There was a time when the only way to record slow-motion video was to either rent or buy one of those super expensive cameras that often cost more than a nice car. However, that started to change when we started seeing smartphones capture slow motion footage, starting with a measly 60 fps (if you can even call that slow motion) and now, frame rates as high as 240fps. Sony has now announced that they have successfully developed a mobile processor capable of capturing frame rates as high as 1000fps.
Sony has managed to achieve such high numbers by adding a layer of DRAM (1GB) between the top and bottom layers of the sensor. The three-layer CMOS sensor will be capable of pushing up to 1000fps in 1080p. Additionally, the sensor is also capable of shooting a 19.3 megapixel image every 1/120th of second, which Sony claims is four times faster than any of the mobile imaging sensors out there. The 1GB of RAM sandwiched into the sensor itself acts as a buffer for the sensor, taking the load off external ISP considerably.
The sensor (which is yet to get a commercial name) has an effective resolution of 21.2 megapixels and falls under the 1/2.3 inch size category. Sony states that the sensor can capture photos at 30 frames per second in a resolution of 19.3 megapixels and 4K video at 60fps (currently 3 inch size category. Sony states that the sensor can capture photos at 30 frames per second in a resolution of 19.3 megapixels and 4K video at 60fps (currently 3 inch size category. Sony states that the sensor can capture photos at 30 frames per second in a resolution of 19.3 megapixels and 4K video at 60fps (currently even the IMX 318 can only shoot 4K video at 30fps) and full HD video at 120fps. The new sensor will be capable of shooting full HD video at a blistering 1000fps.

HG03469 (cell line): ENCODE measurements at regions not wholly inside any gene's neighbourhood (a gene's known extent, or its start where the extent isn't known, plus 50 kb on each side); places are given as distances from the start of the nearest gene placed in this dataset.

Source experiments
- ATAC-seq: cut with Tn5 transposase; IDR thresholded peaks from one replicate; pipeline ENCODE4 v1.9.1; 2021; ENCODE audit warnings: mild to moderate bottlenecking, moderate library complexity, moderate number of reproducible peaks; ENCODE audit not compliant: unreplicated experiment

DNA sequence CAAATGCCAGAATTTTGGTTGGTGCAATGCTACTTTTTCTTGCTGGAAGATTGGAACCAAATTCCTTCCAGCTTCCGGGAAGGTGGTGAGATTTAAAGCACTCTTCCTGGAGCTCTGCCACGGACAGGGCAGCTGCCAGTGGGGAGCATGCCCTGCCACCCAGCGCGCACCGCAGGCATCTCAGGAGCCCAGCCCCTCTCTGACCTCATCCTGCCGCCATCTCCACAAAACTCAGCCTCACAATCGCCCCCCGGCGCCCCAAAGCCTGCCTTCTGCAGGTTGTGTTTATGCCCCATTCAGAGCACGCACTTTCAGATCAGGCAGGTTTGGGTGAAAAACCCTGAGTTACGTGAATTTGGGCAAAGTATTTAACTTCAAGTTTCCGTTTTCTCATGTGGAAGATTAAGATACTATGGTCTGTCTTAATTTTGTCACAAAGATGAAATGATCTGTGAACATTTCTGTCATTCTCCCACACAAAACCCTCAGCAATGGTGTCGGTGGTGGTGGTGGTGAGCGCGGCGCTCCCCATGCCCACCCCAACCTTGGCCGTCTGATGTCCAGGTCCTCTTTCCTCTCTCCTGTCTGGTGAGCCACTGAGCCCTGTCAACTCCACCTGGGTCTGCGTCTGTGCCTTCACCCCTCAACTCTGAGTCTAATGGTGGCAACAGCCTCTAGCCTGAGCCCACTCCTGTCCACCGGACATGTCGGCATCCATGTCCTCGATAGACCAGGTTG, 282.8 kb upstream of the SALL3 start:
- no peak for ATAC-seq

The good news is that most of the flagship devices use Sony’s imaging sensors (Apple’s iPhone, the Google Pixel, OnePlus 3T to name a few) it would be exciting to see true slow-motion make its way into the next generation of flagships. The bad news is that while Sony has announced the development of the sensor, it has not yet made public any timeline on the commercial availability of the sensor. The IMX 318 sensor was announced in February 2016, but didn’t make its way into phones till the end of the year (with the Google Pixel and the Apple iPhone 7) so it could be that the first devices with this new sensor will also follow a similar release timeline. You can view the video that Sony released to demo the power of this new sensor below.